Thursday, February 1, 2018

The bird's-eye lowdown on PolitiFact's partisan reader advocates (Updated)

Today PolitiFact announced it will publish content from two reader advocates at its PolitiFact.com website.

The announcement didn't go so well. Shortly after making the announcement PolitiFact nixed Democrat Alan Grayson's planned involvement.

The Hill reports:
Fact-checking website PolitiFact on Thursday announced that it had hired former Florida Reps. David Jolly (R) and Alan Grayson (D) as “reader advocates” before hours later nixing Grayson's hire after fierce backlash.
The dumping of Grayson aside, does this represent a sincere effort from PolitiFact to help improve its product?

Probably not, despite the we're-so-humble sales job from PolitiFact Executive Director Aaron Sharockman.

Huh. Well, we intended to link directly to PolitiFact's announcement about its new reader representatives, but it looks like PolitiFact unpublished it. We'll go with the reporting from the Hill instead, which has coincidentally also been altered since its publication: (an earlier version carried a hyperlink to PolitiFact's announcement)
The two former lawmakers had been set to critique the website’s fact-checks and provide additional insight on political issues as part of a pilot program that will run through the end of April, according to a Thursday PolitiFact post announcing the hires. The post has since been deleted.

“David and Alan are both particularly qualified, we think, to critique the work of PolitiFact, because they’ve been subject to our fact-checks as members of Congress,” PolitiFact Executive Director Aaron Sharockman wrote an his initial statement.

Well-qualified to critique the work of PolitiFact! That implies that the critiques may prove valid, right?

PolitiFact said it would learn from Jolly and Grayson, though it's hard for us to prove that now that PolitiFact is disposing of the evidence. Like a good fact-checker should, I guess.

We think PolitiFact's flirtation with reader advocates fits well with its old narrative about how it receives criticism from both sides. Getting criticized from both sides, using mumbo-jumbo logic, shows the reliability of the entity getting criticized. That's a superb narrative for PolitiFact to promote. It's certainly far better than the alternative narrative, that getting criticized by both sides means you're probably doing something wrong.

PolitiFact's founding editor, Bill Adair, did research suggesting that PolitiFact receives most of its substantive criticism from the right. Will PolitiFact allow such research to impact its choice of which narrative to promote? We doubt it.

We captured images from Sharockman's Twitter feed--ones he had so far elected not to delete. The one at the top pretty much shows PolitiFact's thinking behind this experiment. It's not about improving the product. It's about encouraging the public to trust in the existing product.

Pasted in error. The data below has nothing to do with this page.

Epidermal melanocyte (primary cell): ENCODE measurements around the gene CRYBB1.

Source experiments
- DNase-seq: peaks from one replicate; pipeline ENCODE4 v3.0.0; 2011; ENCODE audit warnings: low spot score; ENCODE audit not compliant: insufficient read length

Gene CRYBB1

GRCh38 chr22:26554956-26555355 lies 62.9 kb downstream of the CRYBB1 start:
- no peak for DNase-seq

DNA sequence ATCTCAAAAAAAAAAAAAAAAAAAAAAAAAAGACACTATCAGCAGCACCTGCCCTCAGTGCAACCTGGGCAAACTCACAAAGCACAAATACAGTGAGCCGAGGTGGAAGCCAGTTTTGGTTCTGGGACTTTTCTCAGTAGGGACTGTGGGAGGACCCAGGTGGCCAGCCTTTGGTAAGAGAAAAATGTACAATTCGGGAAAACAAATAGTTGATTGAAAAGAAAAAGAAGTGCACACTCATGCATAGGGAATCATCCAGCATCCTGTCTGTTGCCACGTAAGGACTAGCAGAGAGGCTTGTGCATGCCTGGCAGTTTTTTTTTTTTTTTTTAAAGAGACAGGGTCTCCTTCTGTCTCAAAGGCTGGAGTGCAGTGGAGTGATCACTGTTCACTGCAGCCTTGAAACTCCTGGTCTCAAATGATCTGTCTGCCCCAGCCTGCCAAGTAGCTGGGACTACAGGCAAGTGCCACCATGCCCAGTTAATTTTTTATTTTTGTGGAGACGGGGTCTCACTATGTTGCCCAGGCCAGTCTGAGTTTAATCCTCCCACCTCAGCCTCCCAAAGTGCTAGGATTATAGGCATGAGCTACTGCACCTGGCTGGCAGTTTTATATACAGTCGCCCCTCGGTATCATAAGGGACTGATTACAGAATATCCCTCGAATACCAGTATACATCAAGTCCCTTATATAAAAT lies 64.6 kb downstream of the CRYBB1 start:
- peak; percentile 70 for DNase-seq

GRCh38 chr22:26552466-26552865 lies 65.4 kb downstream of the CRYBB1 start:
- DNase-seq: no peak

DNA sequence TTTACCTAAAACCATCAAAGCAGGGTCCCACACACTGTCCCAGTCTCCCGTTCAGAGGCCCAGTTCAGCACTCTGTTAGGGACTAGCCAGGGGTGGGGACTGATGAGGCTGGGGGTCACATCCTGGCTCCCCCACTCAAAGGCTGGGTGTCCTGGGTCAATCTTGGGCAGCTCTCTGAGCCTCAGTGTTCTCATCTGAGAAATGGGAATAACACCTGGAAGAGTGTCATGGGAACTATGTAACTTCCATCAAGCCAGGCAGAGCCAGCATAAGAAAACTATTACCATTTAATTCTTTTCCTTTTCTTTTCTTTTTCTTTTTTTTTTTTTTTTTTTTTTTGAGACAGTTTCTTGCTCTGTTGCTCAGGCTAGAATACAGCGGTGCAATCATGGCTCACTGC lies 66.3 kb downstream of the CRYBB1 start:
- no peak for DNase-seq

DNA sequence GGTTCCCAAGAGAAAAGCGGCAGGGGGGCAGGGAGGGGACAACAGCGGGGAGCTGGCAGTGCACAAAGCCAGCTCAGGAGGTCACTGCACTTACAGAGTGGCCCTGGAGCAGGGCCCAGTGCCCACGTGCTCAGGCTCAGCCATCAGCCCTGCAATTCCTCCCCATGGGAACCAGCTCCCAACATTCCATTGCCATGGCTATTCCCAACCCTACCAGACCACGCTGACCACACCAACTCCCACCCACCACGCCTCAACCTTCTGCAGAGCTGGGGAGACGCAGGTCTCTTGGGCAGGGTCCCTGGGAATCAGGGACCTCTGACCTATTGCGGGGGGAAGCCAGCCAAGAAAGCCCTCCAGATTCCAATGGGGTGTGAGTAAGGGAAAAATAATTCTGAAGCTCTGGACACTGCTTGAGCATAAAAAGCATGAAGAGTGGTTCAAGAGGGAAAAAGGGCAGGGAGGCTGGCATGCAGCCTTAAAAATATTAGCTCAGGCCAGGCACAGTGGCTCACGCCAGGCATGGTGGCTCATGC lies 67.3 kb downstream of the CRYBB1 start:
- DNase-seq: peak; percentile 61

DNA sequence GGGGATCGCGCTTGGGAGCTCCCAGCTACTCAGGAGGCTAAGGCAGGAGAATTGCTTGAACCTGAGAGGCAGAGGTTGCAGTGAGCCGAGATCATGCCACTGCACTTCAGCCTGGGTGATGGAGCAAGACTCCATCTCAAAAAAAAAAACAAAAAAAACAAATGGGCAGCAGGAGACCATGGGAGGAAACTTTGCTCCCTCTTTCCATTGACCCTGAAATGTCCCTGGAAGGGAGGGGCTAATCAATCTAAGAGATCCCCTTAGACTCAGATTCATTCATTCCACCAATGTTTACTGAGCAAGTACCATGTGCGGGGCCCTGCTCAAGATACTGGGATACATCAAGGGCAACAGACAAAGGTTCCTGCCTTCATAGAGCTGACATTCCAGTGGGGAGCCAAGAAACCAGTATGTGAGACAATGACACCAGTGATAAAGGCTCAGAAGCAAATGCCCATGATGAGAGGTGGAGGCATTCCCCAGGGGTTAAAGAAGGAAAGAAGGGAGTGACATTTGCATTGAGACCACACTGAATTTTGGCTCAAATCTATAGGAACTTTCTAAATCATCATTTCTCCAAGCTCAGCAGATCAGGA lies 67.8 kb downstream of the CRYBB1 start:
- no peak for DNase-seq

Note that PolitiFact's experiment was only slated to run through April 2018. Three months. If PolitiFact detects signs that people are trusting it less during the experiment, it will terminate the experiment.

Does that sound like a sincere effort to improve the product? Or more like a cynical ploy intended to trick people into trusting PolitiFact?

How many times do we have to say it? One gains trust by proving trustworthy. One proves one's trustworthiness through accuracy and transparency.

Making published works entirely disappear is not transparency.



Jeff adds:


We wonder what it says about PolitiFact that they considered Grayson representative of a conventional Democrat voice.

We'd also like to congratulate the fact checkers on selecting conservative powerhouse David ... uh ... *checks notes* ... Jolly.

We're not surprised that PolitiFact's ill-advised attempt to gain credibility resulted in more of the same deception we've come to expect. For example, un-publishing articles is somehow a sign of trustworthiness?

For years we've said PolitiFact would benefit from an inside critic of their work and suggested most of their obvious blunders would have been prevented with a heterodox voice on staff. On its face the notion of "reader advocates" seems like a step in that direction, until you realize it's just another click-seeking gimmick (Is Grayson really the top pick for any serious endeavor?).

If PolitiFact were actually sincere about gaining reader trust there's more effective ways than adding sideshow acts performed by clowns and cranks. For instance, they could unequivocally disavow their longtime use of stealth edits. That might help bring them into compliance with the International Fact Checking Network code of principles that they currently violate.

But the most obvious thing they could do to improve their image is to credibly rebut the volumes of legitimate, earnest criticism of their work. So far, PolitiFact's response to charges of bias has been to call critics "mental" or to ignore them altogether. For some reason PolitiFact does not view an honest defense of their work as a viable remedy for reader distrust.

PolitiFact's incompetent and biased editorializing has never earned credibility. Adding more clowns to the car won't change that. This "readers advocate" stunt only shows how unserious PolitiFact is about providing readers the truth.






Edit 0835PST 2/2/2018: Added word "PolitiFact" in penultimate graph -Jeff

1 comment:

  1. David Jolly has become a reliable "MSNBC Republican" in recent months. That is NOT who you pick if your goal is to build conservative confidence in your "fact checking."

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